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Written by Lyndsey McLaughlinLyndsey McLaughlin

What is a letter of introduction and how do you write one?

11 min read
What is a letter of introduction and how do you write one?
Artwork by:Evgeniya Skubina
When you are looking for a new job or client, the first step is to send a letter to introduce yourself.

A letter of introduction is the first point of contact and it allows you to tell the recipient a bit more about you, with the potential outcome of gaining a new job or business contact as a result.

You may be writing to someone you already know, or the contact may be completely new. In this blog, we’ll cover everything you need to know about the topic including:

  • What a letter of introduction is and how to write it
  • Tips for writing a complete letter
  • The difference between a letter of introduction and a cover letter
  • Sample cover letters of introduction for jobs

What is a letter of introduction?

If you are looking for a new job, you should use a range of different sources to secure a role, including applying via job boards, speaking to recruitment agencies, and direct contact. Direct contact is when you find a relevant contact from a company and contact them yourself to introduce yourself, and potentially open the doors to a new opportunity.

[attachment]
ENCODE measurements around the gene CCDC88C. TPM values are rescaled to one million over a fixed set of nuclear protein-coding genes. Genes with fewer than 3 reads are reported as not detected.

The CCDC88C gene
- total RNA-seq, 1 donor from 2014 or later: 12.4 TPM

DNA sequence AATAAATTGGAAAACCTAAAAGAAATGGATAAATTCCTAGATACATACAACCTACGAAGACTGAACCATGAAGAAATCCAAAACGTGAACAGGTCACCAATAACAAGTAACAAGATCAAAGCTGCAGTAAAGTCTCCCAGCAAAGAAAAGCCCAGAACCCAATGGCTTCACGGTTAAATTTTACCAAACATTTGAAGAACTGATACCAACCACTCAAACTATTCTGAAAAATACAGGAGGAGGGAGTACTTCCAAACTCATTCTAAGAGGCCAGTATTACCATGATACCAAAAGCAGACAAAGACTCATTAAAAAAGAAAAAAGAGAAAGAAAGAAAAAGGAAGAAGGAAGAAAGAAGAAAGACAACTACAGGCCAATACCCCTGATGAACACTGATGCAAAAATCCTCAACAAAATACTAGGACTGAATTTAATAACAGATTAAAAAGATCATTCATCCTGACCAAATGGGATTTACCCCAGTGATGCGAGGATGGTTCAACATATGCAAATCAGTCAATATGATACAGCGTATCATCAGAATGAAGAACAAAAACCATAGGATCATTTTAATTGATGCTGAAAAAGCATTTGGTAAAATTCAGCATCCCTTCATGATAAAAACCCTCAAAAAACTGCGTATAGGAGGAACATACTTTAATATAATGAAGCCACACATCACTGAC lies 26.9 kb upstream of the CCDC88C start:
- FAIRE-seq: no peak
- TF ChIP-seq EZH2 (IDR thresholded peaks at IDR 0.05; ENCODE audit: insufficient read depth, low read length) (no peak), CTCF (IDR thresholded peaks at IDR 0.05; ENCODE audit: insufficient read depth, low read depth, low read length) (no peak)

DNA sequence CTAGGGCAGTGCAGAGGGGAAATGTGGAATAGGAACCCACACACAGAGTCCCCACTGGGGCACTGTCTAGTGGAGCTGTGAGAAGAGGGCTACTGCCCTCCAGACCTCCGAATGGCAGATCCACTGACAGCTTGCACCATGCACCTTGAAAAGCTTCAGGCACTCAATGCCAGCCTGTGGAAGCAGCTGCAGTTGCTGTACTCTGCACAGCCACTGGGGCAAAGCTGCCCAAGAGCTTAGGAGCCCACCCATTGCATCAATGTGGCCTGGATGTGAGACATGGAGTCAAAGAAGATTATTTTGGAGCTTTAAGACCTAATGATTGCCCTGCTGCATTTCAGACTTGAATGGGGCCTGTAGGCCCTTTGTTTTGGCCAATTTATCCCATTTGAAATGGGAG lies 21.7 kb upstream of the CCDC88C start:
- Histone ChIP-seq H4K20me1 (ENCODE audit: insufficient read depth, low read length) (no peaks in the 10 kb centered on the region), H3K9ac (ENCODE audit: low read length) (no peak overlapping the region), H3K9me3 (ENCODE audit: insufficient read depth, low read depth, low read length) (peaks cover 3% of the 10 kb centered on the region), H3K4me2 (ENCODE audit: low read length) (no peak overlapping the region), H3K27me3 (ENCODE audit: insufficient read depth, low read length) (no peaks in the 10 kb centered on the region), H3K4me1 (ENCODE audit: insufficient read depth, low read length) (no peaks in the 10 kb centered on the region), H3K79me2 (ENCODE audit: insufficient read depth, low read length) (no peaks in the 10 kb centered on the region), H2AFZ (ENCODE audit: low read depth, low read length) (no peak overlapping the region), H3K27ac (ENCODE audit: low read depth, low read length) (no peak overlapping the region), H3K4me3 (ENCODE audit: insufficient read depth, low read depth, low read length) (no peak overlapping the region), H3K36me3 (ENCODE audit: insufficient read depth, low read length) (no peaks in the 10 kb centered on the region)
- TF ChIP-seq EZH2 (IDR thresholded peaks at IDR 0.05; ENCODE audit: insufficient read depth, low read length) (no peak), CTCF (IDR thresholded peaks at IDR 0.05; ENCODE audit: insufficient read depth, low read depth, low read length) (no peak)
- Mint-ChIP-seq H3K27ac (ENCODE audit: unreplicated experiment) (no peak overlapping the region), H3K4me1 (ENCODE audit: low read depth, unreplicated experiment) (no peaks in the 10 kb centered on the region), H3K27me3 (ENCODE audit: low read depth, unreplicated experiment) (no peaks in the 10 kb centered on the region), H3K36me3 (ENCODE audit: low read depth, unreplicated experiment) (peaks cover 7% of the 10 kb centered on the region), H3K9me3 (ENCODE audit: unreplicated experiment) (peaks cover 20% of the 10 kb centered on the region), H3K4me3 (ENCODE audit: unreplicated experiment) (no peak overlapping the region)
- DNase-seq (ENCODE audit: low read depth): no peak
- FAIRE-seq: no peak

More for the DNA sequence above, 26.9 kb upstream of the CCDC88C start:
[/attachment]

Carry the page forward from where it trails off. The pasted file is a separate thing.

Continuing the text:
For instance, you may search for the manager or director of the company you want to work in. When looking for new business, direct contact is vital as it can help you network with key contacts. You may also want to introduce yourself to people that you may want to collaborate with in the future. In these cases, a letter of introduction is the way to achieve this.

An introduction letter can also be used to introduce one contact to another. For instance, referring business to someone you know or introducing a potential new hire.

Reasons for writing an introduction letter 

An introduction letter can be used for many different situations. When a new employee starts, their manager may send an introduction letter to inform everyone about the new start, and to request that they make them feel comfortable. You might start a new job yourself, and send a letter of introduction to let clients or customers know who you are and what your role is. An introduction letter is often sent to prospective new clients in an attempt to gain a new contact or business. In other cases, candidates may send a letter of introduction to gain new contacts and hopefully, a new job.

You can write an introduction letter via email or LinkedIn message. You can write it in whatever means suits you best.

Writing your letter of introduction

Although there are many different reasons for writing a letter of introduction, you can follow the same standard structure when writing these:

Greeting

It is a good idea to start with an opening, friendly greeting, especially if you are speaking to someone you have not previously had contact with before.

Here’s an example to reach out to a connection on LinkedIn with whom you have not spoken previously.

Example